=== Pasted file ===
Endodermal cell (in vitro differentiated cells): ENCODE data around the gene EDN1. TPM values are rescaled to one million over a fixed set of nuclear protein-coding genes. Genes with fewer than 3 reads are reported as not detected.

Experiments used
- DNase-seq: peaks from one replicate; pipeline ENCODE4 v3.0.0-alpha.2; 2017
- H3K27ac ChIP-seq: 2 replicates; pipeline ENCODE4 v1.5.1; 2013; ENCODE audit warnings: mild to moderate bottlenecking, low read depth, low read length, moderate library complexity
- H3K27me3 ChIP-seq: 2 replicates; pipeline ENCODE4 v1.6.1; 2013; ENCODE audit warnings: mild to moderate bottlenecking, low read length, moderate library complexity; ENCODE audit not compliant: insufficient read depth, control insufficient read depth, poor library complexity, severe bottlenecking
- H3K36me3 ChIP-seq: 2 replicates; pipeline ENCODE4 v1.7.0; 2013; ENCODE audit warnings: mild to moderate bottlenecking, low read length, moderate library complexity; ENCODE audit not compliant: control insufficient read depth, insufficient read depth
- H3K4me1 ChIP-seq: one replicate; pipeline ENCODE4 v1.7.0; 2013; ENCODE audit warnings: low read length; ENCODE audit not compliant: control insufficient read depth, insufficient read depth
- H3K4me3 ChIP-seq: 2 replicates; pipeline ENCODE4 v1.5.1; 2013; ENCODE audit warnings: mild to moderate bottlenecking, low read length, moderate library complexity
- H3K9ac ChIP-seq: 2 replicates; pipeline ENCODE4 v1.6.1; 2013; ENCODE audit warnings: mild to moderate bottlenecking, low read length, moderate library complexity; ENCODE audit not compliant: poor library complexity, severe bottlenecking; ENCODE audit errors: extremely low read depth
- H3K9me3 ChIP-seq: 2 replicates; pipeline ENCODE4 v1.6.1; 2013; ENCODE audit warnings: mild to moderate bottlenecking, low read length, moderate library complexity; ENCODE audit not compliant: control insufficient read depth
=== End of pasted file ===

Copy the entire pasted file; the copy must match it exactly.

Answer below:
Endodermal cell (in vitro differentiated cells): ENCODE data around the gene EDN1. TPM values are rescaled to one million over a fixed set of nuclear protein-coding genes. Genes with fewer than 3 reads are reported as not detected.

Experiments used
- DNase-seq: peaks from one replicate; pipeline ENCODE4 v3.0.0-alpha.2; 2017
- H3K27ac ChIP-seq: 2 replicates; pipeline ENCODE4 v1.5.1; 2013; ENCODE audit warnings: mild to moderate bottlenecking, low read depth, low read length, moderate library complexity
- H3K27me3 ChIP-seq: 2 replicates; pipeline ENCODE4 v1.6.1; 2013; ENCODE audit warnings: mild to moderate bottlenecking, low read length, moderate library complexity; ENCODE audit not compliant: insufficient read depth, control insufficient read depth, poor library complexity, severe bottlenecking
- H3K36me3 ChIP-seq: 2 replicates; pipeline ENCODE4 v1.7.0; 2013; ENCODE audit warnings: mild to moderate bottlenecking, low read length, moderate library complexity; ENCODE audit not compliant: control insufficient read depth, insufficient read depth
- H3K4me1 ChIP-seq: one replicate; pipeline ENCODE4 v1.7.0; 2013; ENCODE audit warnings: low read length; ENCODE audit not compliant: control insufficient read depth, insufficient read depth
- H3K4me3 ChIP-seq: 2 replicates; pipeline ENCODE4 v1.5.1; 2013; ENCODE audit warnings: mild to moderate bottlenecking, low read length, moderate library complexity
- H3K9ac ChIP-seq: 2 replicates; pipeline ENCODE4 v1.6.1; 2013; ENCODE audit warnings: mild to moderate bottlenecking, low read length, moderate library complexity; ENCODE audit not compliant: poor library complexity, severe bottlenecking; ENCODE audit errors: extremely low read depth
- H3K9me3 ChIP-seq: 2 replicates; pipeline ENCODE4 v1.6.1; 2013; ENCODE audit warnings: mild to moderate bottlenecking, low read length, moderate library complexity; ENCODE audit not compliant: control insufficient read depth